Long-Term Impact Study
A new quasi-experimental study of Leading Educators’ work provides new proof for the power of teacher professional development, finding significant results for students.
To date, there’s been limited evidence that teacher professional learning (PL) can meaningfully improve teacher practice and student outcomes at scale. This study explores what allowed teacher leaders in three cities to get lasting results in math and literacy using 10 years of data end rigorous methods.
About the Program
During the 2015-16 and 2016-17 school years, Leading Educators ran a fellowship program for teachers and school leaders across Kansas City, Louisiana, Memphis, and Washington, D.C. that was designed to provide ongoing professional development on addressing mathematics and English language arts (ELA) standards in equitable, differentiated ways.
Over two school years, teacher leader fellows attended summer institutes, quarterly workshops, and monthly coaching meetings designed to develop the beliefs, knowledge, and skills to lead development for peer teachers. These teacher leaders, who often still taught a smaller number of students themselves, led weekly or bi-weekly collaboration around shared content area learning, lesson practice, data review, and lesson improvement to improve student learning across the school.
This study used ten years of student data to mesaure the effects from teacher participation in Leading Educators programming. There were 529 schools in the comparison group and 29 schools in the treatment group for this study. Treatment schools had a higher proportion of students who identified as Hispanic and Black, students who were English language learners, and students who were identified as neurodiverse learners.
in schools where teachers participated in Leading Educators programming made statistically significant improvements in math and ELA proficiency that considerably exceeded the average effect size for elementary and middle school interventions.
showed a 28% increase (8.5 percentage points) over the 4-year period in the percentage of students proficient or advanced.
showed a 17% increase (5.3 percentage points) over the 4-year period in the percentage of students proficient or advanced. The effect was significant at the 10% level.
This impact evaluation aimed to answer important questions about the magnitude and sustainability of teacher development programs and specific intervention features. Using a difference-in-differences approach allows us to be confident that a change happened and feel more certain about what caused that specific change to occur.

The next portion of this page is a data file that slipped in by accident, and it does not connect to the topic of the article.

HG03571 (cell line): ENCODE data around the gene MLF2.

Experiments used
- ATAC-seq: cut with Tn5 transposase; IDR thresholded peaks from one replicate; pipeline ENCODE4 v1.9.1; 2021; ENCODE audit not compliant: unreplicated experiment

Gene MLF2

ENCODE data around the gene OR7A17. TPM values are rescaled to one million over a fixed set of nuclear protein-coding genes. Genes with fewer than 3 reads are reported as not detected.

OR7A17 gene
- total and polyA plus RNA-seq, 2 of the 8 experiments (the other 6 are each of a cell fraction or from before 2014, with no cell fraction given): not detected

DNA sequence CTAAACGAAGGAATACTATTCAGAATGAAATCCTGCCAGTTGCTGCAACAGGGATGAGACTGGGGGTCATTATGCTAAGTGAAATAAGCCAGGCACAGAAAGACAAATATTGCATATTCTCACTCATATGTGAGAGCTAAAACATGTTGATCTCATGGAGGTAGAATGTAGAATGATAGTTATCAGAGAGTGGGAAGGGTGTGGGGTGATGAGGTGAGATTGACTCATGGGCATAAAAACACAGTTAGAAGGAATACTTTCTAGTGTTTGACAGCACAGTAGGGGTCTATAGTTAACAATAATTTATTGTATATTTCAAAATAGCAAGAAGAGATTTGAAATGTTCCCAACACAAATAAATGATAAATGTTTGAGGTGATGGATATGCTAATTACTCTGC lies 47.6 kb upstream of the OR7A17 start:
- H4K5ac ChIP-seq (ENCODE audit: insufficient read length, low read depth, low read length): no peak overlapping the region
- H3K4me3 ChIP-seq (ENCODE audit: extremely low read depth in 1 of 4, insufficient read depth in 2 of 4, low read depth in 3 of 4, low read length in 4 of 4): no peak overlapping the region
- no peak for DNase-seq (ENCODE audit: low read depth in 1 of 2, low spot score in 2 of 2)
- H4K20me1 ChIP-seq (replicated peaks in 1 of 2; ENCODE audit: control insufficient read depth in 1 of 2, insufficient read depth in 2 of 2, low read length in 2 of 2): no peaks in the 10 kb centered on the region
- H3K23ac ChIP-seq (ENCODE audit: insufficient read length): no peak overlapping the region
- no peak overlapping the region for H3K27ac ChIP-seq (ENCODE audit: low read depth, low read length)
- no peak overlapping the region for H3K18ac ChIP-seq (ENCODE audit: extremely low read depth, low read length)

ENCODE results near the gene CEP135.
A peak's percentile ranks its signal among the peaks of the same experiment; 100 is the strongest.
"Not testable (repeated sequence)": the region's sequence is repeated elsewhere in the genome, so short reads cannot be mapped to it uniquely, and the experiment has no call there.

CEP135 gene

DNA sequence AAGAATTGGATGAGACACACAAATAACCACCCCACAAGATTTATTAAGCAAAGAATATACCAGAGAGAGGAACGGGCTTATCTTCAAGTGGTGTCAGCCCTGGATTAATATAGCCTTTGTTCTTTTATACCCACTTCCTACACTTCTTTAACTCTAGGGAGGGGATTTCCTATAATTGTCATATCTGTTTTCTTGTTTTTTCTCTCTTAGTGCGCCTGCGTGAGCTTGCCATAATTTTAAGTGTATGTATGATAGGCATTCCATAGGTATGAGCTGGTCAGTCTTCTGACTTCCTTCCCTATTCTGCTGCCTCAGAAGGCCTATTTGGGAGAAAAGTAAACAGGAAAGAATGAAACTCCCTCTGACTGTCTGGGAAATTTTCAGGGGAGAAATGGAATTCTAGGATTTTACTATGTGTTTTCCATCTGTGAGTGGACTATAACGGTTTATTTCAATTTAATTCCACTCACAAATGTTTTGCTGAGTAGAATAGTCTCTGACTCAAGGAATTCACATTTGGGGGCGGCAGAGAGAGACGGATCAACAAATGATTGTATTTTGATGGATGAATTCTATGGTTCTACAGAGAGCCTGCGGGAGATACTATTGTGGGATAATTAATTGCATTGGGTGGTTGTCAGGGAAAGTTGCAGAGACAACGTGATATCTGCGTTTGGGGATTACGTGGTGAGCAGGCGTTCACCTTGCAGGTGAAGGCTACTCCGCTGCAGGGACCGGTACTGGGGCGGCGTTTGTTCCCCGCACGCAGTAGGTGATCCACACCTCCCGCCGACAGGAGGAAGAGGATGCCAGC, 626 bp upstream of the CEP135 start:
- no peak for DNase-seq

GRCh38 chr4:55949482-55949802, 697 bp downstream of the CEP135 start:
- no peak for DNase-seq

Results represent strong evidence of a positive impact in student proficiency in both ELA and Math across the partnership years and two years after. The estimated effects, which range from 0.15 to 0.63 standard deviations, are considered medium to large and of substantial importance in education by authors of different frameworks for interpreting education effects. These are impressive findings when we take into account the scalability and the low cost of an intervention that targeted a small proportion of teachers per school.
The impact on student proficiency was highest in the second year and for teachers enrolled for longer time.
The improvements are higher and statistically significant in the first two years following the beginning of the program, with the highest impact found in year 2. In the two years that follow, the effects are not statistically significant.
Beside higher effects in year 2, the study also found higher statistically significant effects when teachers were enrolled for longer than the average enrollment time of 15 months in both ELA and Math. These two results represent strong evidence that more time in the program is better.
Schools do better when district or charter group leaders are involved. Schools that had at least one district or charter leader enrolled alongside teachers had a larger statistically significant effect compared to schools where only teachers enrolled.
There is strong suggestive evidence that a smaller number of teacher leaders is better than a larger group. One explanation for this phenomenon could be connected to differences in teacher recruitment methods and teacher readiness. We found that programs where teachers enrolled individually had more prepared teachers on average (measured by years of experience, education level and baseline knowledge) compared to programs where teachers enrolled as teams. Another explanation is connected to coaching time. In the context of the fellowship model, a larger group of teachers translated into less individualized coaching time, which would reduce the effect on teacher and students.
How do these results compare to other research?
In this commentary piece, researcher Dr. Matthew P. Steinberg, an Associate Professor of Education and Public Policy in the College of Education and Human Development and the Schar School of Policy and Government at George Mason University, explains the research on teacher professional development and how these findings compare.
We acknowledge the importance of understanding our impact on teacher professional practice and student performance. We hope to share what we have learned about the design and implementation features that get real results with districts and partners who are looking to make similar changes in their communities.
We offer this paper as a call to action for other professional learning partner organizations to intentionally and rigorously examine their internal operations and impact. When we know better, we must do better.